A few months ago, Israel and the world was stunned by 43 members of the IDF’s elite intelligence Unit 8200, who protested their military service, which was being used to blackmail and disrupt Palestinian society. They had joined 8200 to serve as its eyes and ears in protecting the nation from enemies who meant it real harm. But they hadn’t signed up to find out which Palestinian leaders were gay or cheating on their wives or whose family members had terminal illnesses–all of which could be exploited to sow dissension in Palestine or provide an opening for recruiting spies. They also objected to the secrecy under which their intelligence information was gathered, complaining that Palestinian security detainees could not examine or question it when it was used against them in judicial processes.
One of their main criticisms was that there was no system of civilian review of their activities. They were essentially given free rein to pursue whatever they wished in whatever way they wished. This led to major breaches of ethics according to the refusers. It seems that intelligence and morality are diametrical opposites. The only constraints upon Israeli intelligence are what they can get away with. And in Israel, unlike the U.S., it’s almost anything.
These braves soldiers linked the deterioration in the mission of their Unit to the nation’s refusal to come to terms with the Palestinian conflict. They closed their statement with a call for reform and review of both the procedures of Unit 8200 and policies of the State toward Palestine.
Today, 8200’s commander, Brig. Gen. Ehud Schneerson , whose identity I first exposed here a few months ago (it is censored in Israeli media), made his response. Instead of considering the validity of the protest, he summarily dismissed all 43 members (all of whom were on reserve duty), deeming them harmful to the morale of the army, and soldiers who’d violated the chain of command by going public with their criticism. His letter to the refusers only continues the charade of excuses offered by defenders of 8200:
[In publishing your letter], you made an error. You crossed a fine line that separates politics from military service. This is a line of separation that enables us to within the Unit to continue to supply high-quality intelligence to the branches of the army and the government of Israel.
The entire point of the letter was to say that it was Unit 8200 which was being politicized to advance the hard-right political objectives of the Likud government. To say the dissenters had brought politics into the IDF is ludicrous since politics were ingrained in 8200. This is the very same critique made against the CIA when it found WMD in Iraq that wasn’t there at the behest of the Cheney cabal. The other more general criticisms offered by the signers of the letter also find echo in Edward Snowden’s attack on the NSA and its invasive intelligence practices.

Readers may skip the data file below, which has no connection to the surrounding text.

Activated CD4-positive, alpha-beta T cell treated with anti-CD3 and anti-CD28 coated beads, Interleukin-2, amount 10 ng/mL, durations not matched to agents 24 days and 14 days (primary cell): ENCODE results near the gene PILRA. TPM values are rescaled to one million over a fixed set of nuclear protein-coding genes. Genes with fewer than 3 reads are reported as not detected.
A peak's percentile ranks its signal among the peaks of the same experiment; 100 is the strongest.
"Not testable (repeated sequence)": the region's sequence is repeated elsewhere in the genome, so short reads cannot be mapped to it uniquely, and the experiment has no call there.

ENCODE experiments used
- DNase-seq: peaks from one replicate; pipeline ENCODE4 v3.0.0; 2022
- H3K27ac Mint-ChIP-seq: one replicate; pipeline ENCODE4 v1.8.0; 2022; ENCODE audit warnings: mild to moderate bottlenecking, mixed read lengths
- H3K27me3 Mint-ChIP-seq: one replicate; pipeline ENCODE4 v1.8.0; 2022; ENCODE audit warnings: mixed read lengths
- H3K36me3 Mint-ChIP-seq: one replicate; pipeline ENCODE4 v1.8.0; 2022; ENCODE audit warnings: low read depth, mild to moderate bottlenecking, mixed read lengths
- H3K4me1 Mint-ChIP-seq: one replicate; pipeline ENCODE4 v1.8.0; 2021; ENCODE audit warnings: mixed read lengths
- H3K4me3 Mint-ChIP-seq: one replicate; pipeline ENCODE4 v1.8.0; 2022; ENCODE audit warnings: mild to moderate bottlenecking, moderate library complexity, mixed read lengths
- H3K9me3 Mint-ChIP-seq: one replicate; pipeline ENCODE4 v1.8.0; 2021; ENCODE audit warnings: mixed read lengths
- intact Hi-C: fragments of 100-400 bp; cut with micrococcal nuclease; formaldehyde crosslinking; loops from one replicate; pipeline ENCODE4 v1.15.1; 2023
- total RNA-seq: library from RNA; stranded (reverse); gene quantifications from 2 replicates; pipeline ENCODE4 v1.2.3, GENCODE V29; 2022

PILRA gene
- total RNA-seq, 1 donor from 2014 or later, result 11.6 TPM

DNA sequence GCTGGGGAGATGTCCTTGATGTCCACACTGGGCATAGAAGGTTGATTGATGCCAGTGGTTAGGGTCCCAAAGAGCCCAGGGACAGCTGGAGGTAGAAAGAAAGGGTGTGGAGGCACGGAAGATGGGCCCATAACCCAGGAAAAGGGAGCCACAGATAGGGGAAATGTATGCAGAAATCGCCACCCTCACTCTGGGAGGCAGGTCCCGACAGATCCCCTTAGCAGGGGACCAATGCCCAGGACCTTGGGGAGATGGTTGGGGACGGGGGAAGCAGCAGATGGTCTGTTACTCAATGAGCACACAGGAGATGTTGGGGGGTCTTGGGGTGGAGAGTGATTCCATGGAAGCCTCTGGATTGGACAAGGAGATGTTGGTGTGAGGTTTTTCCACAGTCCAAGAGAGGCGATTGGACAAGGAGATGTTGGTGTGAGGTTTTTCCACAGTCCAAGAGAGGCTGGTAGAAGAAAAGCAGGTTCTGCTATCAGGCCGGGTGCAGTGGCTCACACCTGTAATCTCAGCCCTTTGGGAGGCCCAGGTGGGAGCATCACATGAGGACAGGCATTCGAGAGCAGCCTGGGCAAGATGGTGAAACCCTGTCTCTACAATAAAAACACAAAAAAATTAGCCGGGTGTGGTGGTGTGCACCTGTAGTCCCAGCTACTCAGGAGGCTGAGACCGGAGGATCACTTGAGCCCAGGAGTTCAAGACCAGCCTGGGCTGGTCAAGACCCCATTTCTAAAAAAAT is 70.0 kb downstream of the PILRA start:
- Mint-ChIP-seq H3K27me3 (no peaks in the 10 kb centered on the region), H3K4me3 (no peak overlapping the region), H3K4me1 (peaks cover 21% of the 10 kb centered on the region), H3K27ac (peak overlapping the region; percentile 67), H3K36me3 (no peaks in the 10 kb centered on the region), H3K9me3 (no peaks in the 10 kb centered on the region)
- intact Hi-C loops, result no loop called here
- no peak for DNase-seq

Schneerson’s response, of course, was not unexpected. Just as Israelis themselves bristle when dissidents from within or outside offer new paradigms for restructuring Israeli society or politics, so the national security apparatus remains hidebound in clinging to its outdated ways. Both groups seem to think that things are proceeding well enough and refuse to listen to any voices that come from outside a narrow consensus.
Former Aman chief Amos Yadlin, who is running for Knesset on the Labor list, approved the expulsions which, again, is as expected. He even called the mission of 8200, “holy work saving the lives of Israeli citizens.” This inferred that the dissenters were traitors who whether intentionally or unintentionally damaged the Unit and endangered Israel by doing so.
In Israel, you may argue around the edges of politics or security. But you may not question fundamentals. And the notion that Israel is pursuing the wrong security goals is treif. It will get you expelled from the army and from polite [Israeli] society.
Silverstein has published Tikun Olam since 2003, It exposes the secrets of the Israeli national security state. He lives in Seattle, but his heart is in the east. He publishes regularly at Middle East Eye, the New Arab, and Jacobin Magazine. His work has also appeared in Al Jazeera English, The Nation, Truthout and other outlets.